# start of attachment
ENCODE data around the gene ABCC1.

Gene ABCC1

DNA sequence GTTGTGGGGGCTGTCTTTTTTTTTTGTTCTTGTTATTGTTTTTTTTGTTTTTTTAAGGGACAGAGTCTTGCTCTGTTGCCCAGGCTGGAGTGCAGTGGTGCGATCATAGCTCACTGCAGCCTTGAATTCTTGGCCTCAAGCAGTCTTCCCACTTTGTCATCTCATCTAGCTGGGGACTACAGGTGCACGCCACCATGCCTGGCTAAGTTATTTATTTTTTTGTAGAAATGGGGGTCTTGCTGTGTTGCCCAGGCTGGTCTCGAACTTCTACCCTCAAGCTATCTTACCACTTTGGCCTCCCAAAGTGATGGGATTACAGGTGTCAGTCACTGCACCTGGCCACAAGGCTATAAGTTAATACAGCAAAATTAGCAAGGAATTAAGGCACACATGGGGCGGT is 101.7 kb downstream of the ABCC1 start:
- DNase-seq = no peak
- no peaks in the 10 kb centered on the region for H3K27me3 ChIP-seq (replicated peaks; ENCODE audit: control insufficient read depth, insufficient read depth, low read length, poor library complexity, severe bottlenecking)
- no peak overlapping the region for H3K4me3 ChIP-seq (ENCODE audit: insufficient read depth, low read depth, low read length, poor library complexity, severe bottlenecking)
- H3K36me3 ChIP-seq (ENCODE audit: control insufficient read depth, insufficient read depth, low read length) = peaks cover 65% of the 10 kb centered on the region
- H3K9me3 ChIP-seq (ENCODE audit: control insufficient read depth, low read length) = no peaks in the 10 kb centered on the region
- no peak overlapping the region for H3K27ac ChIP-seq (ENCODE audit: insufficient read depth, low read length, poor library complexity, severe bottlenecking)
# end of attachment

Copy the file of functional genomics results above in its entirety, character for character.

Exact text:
ENCODE data around the gene ABCC1.

Gene ABCC1

DNA sequence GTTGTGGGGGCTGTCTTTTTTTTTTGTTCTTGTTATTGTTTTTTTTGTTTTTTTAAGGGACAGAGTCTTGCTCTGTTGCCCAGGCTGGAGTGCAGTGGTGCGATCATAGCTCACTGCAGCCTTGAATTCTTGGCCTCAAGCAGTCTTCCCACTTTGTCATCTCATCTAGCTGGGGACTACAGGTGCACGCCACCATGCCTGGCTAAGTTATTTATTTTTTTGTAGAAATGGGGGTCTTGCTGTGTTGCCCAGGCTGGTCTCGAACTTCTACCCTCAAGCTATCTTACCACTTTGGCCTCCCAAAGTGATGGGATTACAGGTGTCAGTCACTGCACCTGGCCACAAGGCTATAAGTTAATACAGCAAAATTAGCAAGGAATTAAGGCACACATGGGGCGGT is 101.7 kb downstream of the ABCC1 start:
- DNase-seq = no peak
- no peaks in the 10 kb centered on the region for H3K27me3 ChIP-seq (replicated peaks; ENCODE audit: control insufficient read depth, insufficient read depth, low read length, poor library complexity, severe bottlenecking)
- no peak overlapping the region for H3K4me3 ChIP-seq (ENCODE audit: insufficient read depth, low read depth, low read length, poor library complexity, severe bottlenecking)
- H3K36me3 ChIP-seq (ENCODE audit: control insufficient read depth, insufficient read depth, low read length) = peaks cover 65% of the 10 kb centered on the region
- H3K9me3 ChIP-seq (ENCODE audit: control insufficient read depth, low read length) = no peaks in the 10 kb centered on the region
- no peak overlapping the region for H3K27ac ChIP-seq (ENCODE audit: insufficient read depth, low read length, poor library complexity, severe bottlenecking)